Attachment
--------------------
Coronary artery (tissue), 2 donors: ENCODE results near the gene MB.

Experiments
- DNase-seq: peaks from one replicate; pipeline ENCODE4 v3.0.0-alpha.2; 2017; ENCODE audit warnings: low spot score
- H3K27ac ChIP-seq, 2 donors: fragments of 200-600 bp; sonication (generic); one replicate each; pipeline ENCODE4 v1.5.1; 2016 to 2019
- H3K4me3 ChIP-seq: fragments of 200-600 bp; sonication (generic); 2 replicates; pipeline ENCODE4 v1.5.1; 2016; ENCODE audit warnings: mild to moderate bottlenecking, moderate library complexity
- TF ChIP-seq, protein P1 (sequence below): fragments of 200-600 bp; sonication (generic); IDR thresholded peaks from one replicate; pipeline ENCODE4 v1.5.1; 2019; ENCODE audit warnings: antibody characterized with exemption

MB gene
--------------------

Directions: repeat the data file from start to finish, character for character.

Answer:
Coronary artery (tissue), 2 donors: ENCODE results near the gene MB.

Experiments
- DNase-seq: peaks from one replicate; pipeline ENCODE4 v3.0.0-alpha.2; 2017; ENCODE audit warnings: low spot score
- H3K27ac ChIP-seq, 2 donors: fragments of 200-600 bp; sonication (generic); one replicate each; pipeline ENCODE4 v1.5.1; 2016 to 2019
- H3K4me3 ChIP-seq: fragments of 200-600 bp; sonication (generic); 2 replicates; pipeline ENCODE4 v1.5.1; 2016; ENCODE audit warnings: mild to moderate bottlenecking, moderate library complexity
- TF ChIP-seq, protein P1 (sequence below): fragments of 200-600 bp; sonication (generic); IDR thresholded peaks from one replicate; pipeline ENCODE4 v1.5.1; 2019; ENCODE audit warnings: antibody characterized with exemption

MB gene